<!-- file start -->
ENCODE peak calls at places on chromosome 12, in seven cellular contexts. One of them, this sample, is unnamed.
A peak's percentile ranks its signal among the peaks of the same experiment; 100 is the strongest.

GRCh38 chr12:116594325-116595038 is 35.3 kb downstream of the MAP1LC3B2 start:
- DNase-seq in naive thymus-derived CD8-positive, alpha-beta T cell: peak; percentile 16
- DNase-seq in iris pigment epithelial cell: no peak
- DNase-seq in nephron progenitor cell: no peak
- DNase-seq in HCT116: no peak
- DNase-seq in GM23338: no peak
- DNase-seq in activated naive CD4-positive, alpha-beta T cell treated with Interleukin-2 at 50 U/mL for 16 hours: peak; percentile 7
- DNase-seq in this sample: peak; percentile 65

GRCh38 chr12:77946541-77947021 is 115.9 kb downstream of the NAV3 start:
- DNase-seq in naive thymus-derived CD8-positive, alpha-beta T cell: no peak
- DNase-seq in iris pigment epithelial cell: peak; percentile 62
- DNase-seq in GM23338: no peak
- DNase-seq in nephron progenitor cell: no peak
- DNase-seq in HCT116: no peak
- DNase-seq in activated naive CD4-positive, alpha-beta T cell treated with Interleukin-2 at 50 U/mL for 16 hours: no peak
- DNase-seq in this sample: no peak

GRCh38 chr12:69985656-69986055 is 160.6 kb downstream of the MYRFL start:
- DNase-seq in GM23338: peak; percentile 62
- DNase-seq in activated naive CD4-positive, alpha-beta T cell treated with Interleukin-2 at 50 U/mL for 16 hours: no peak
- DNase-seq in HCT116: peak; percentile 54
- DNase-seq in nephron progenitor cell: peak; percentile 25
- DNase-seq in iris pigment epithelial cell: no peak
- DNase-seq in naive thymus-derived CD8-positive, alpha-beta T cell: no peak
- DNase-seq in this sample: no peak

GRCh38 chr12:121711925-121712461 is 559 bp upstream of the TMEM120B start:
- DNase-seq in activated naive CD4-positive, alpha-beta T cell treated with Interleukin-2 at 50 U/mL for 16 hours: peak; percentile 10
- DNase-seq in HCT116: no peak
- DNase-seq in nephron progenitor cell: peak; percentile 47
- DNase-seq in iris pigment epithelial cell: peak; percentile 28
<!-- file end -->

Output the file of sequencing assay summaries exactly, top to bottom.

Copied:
ENCODE peak calls at places on chromosome 12, in seven cellular contexts. One of them, this sample, is unnamed.
A peak's percentile ranks its signal among the peaks of the same experiment; 100 is the strongest.

GRCh38 chr12:116594325-116595038 is 35.3 kb downstream of the MAP1LC3B2 start:
- DNase-seq in naive thymus-derived CD8-positive, alpha-beta T cell: peak; percentile 16
- DNase-seq in iris pigment epithelial cell: no peak
- DNase-seq in nephron progenitor cell: no peak
- DNase-seq in HCT116: no peak
- DNase-seq in GM23338: no peak
- DNase-seq in activated naive CD4-positive, alpha-beta T cell treated with Interleukin-2 at 50 U/mL for 16 hours: peak; percentile 7
- DNase-seq in this sample: peak; percentile 65

GRCh38 chr12:77946541-77947021 is 115.9 kb downstream of the NAV3 start:
- DNase-seq in naive thymus-derived CD8-positive, alpha-beta T cell: no peak
- DNase-seq in iris pigment epithelial cell: peak; percentile 62
- DNase-seq in GM23338: no peak
- DNase-seq in nephron progenitor cell: no peak
- DNase-seq in HCT116: no peak
- DNase-seq in activated naive CD4-positive, alpha-beta T cell treated with Interleukin-2 at 50 U/mL for 16 hours: no peak
- DNase-seq in this sample: no peak

GRCh38 chr12:69985656-69986055 is 160.6 kb downstream of the MYRFL start:
- DNase-seq in GM23338: peak; percentile 62
- DNase-seq in activated naive CD4-positive, alpha-beta T cell treated with Interleukin-2 at 50 U/mL for 16 hours: no peak
- DNase-seq in HCT116: peak; percentile 54
- DNase-seq in nephron progenitor cell: peak; percentile 25
- DNase-seq in iris pigment epithelial cell: no peak
- DNase-seq in naive thymus-derived CD8-positive, alpha-beta T cell: no peak
- DNase-seq in this sample: no peak

GRCh38 chr12:121711925-121712461 is 559 bp upstream of the TMEM120B start:
- DNase-seq in activated naive CD4-positive, alpha-beta T cell treated with Interleukin-2 at 50 U/mL for 16 hours: peak; percentile 10
- DNase-seq in HCT116: no peak
- DNase-seq in nephron progenitor cell: peak; percentile 47
- DNase-seq in iris pigment epithelial cell: peak; percentile 28